Tuxedomoon - Purcell Room, Monday 19 Nov - London Jazz Festival

Print
Although it ironically stood out as their leitmotif, time wasn’t on Tuxedomoon’s side last Monday night. The small Purcell Room struggled hard to accommodate 30 years of prolific, artistic collaborations, celebrated in the album Vapour Trails (11/2007). Seconds after the five ubiquitous, polyglot, multi-instrumentalist, San Francisco legends walked onstage, Peter Principle’s silent amp aborted the wild cheer of the eclectic audience.

Tuxedomoon - Purcell Room, Monday 19 Nov - London Jazz Festival
45 minutes later, the band opened on the heavy, wired, uncanny calm of a Buddhist-tinged mantra over road-movie-themed slides, captured by Blaine L. Reininger (vocalist, violinist, guitarist). The second piece then liberated Tuxedomoon’s unequalled mastery at creating and orchestrating the unexpected. Steve Brown (clarinettist, saxophonist, vocalist) struck hypnotic, tribal rhythms at the piano and ranted: “no one writes these things down because there’s no time”; Reininger veered to organic, “hendrixtic”, whining effusions, symbiotically contrasting with trumpeter Luc van Lieshout’s delicately smothered, razor-sharp, refined Cool jazz motifs.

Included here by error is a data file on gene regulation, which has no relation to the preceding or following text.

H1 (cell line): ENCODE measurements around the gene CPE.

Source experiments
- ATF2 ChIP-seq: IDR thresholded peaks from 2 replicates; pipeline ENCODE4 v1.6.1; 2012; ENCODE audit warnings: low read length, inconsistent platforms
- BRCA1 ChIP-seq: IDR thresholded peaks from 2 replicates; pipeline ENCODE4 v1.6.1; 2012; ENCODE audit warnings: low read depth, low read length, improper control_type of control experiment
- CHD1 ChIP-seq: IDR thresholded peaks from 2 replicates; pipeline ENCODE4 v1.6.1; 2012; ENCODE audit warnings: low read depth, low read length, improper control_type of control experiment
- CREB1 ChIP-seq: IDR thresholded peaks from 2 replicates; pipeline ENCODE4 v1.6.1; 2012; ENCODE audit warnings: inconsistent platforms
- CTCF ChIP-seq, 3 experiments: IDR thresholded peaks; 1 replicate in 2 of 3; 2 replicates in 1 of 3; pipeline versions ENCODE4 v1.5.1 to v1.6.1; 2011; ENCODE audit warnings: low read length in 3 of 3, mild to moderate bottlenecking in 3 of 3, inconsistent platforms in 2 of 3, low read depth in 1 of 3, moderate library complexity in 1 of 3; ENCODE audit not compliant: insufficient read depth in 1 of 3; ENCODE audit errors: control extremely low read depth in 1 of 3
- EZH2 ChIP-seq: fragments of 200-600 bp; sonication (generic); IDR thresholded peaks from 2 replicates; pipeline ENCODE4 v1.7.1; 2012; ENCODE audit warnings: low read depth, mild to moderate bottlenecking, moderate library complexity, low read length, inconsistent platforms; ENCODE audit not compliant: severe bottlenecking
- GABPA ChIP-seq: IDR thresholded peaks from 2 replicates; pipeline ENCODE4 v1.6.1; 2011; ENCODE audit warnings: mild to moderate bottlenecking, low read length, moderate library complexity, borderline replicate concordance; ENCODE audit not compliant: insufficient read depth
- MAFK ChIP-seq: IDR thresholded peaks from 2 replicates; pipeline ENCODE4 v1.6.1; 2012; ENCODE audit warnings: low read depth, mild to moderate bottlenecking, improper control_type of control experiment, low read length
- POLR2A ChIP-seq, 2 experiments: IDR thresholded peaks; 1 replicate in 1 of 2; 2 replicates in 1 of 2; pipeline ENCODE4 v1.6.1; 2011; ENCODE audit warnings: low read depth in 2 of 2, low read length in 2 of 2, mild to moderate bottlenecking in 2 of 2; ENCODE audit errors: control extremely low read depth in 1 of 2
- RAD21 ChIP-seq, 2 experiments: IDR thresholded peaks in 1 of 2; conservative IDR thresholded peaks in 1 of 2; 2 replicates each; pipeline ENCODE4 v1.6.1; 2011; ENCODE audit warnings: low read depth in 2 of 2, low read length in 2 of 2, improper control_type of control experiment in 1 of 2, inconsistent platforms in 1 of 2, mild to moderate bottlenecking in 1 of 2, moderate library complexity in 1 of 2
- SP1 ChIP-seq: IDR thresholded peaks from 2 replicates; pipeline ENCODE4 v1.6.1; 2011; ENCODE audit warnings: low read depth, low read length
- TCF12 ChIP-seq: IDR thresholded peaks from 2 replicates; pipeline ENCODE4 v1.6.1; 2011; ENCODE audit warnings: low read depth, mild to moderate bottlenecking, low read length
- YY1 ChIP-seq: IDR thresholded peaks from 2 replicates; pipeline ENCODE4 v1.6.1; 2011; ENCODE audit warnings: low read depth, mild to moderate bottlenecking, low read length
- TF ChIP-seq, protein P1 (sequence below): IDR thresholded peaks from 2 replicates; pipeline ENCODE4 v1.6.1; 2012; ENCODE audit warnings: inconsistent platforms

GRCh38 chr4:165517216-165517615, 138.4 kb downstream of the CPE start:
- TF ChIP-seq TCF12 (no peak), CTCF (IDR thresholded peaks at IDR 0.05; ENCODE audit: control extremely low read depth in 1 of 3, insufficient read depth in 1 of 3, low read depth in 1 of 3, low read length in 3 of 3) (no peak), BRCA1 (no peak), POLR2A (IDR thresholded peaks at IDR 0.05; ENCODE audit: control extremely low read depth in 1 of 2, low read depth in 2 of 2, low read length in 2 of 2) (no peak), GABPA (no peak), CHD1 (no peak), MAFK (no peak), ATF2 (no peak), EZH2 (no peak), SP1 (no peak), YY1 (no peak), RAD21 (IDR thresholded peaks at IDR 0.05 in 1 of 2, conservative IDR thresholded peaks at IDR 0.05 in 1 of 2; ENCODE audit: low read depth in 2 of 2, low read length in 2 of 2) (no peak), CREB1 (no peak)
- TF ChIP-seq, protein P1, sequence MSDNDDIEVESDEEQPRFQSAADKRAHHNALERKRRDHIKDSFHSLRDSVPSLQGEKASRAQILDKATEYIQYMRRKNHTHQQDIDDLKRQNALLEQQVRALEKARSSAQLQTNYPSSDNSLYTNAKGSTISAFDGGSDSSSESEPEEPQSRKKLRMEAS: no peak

Likewise, the setting reflected their success at defying conventions and reordering chaos. The cluttered stage featured a grand piano, while winds and strings surrounded a table, covered with video artist Tommy Tadlock’s psychedelic toys and audiovisual paraphernalia, opposite a giant white screen in the background. After the hip-hop groove and Miles touch of ‘Still Small Voice’, Tadlock visually tackled the flight of time as he mimed a man running around, frantically looking at his watch with four masks on each side of his head. Simultaneously, behind Reininger’s violin’s Irish harmonies, Browne sang: “There’s no time to lose”.

The musical journey further flew across space and time from the edgy ‘Kubrick’ to a climactic closing brew of Persian-inspired vocal laments, Cool jazz motifs, and pulsating techno beats. Bringing chaos into harmony clearly defines Tuxedomoon’s signature. After Shakespeare, they may well be the Masters of discordia concors. The rest is just a matter of taste.

Aurore Mary